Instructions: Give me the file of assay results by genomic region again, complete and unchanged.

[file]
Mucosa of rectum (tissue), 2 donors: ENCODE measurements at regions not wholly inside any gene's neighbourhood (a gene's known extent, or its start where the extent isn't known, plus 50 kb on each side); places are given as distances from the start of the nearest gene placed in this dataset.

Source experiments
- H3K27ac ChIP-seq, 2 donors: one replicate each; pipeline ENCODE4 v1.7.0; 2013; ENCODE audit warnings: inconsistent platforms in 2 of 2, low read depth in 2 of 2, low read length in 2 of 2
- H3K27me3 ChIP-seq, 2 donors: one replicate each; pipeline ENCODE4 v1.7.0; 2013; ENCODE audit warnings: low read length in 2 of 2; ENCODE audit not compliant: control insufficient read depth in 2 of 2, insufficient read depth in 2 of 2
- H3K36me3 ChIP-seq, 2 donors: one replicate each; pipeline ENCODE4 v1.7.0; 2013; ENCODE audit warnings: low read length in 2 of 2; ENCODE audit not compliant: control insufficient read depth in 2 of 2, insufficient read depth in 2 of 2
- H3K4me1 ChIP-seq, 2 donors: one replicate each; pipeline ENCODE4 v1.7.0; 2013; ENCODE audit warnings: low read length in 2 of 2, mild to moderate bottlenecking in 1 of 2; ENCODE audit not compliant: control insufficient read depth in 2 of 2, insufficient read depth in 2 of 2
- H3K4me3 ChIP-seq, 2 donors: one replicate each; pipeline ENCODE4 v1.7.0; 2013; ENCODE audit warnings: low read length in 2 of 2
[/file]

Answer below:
Mucosa of rectum (tissue), 2 donors: ENCODE measurements at regions not wholly inside any gene's neighbourhood (a gene's known extent, or its start where the extent isn't known, plus 50 kb on each side); places are given as distances from the start of the nearest gene placed in this dataset.

Source experiments
- H3K27ac ChIP-seq, 2 donors: one replicate each; pipeline ENCODE4 v1.7.0; 2013; ENCODE audit warnings: inconsistent platforms in 2 of 2, low read depth in 2 of 2, low read length in 2 of 2
- H3K27me3 ChIP-seq, 2 donors: one replicate each; pipeline ENCODE4 v1.7.0; 2013; ENCODE audit warnings: low read length in 2 of 2; ENCODE audit not compliant: control insufficient read depth in 2 of 2, insufficient read depth in 2 of 2
- H3K36me3 ChIP-seq, 2 donors: one replicate each; pipeline ENCODE4 v1.7.0; 2013; ENCODE audit warnings: low read length in 2 of 2; ENCODE audit not compliant: control insufficient read depth in 2 of 2, insufficient read depth in 2 of 2
- H3K4me1 ChIP-seq, 2 donors: one replicate each; pipeline ENCODE4 v1.7.0; 2013; ENCODE audit warnings: low read length in 2 of 2, mild to moderate bottlenecking in 1 of 2; ENCODE audit not compliant: control insufficient read depth in 2 of 2, insufficient read depth in 2 of 2
- H3K4me3 ChIP-seq, 2 donors: one replicate each; pipeline ENCODE4 v1.7.0; 2013; ENCODE audit warnings: low read length in 2 of 2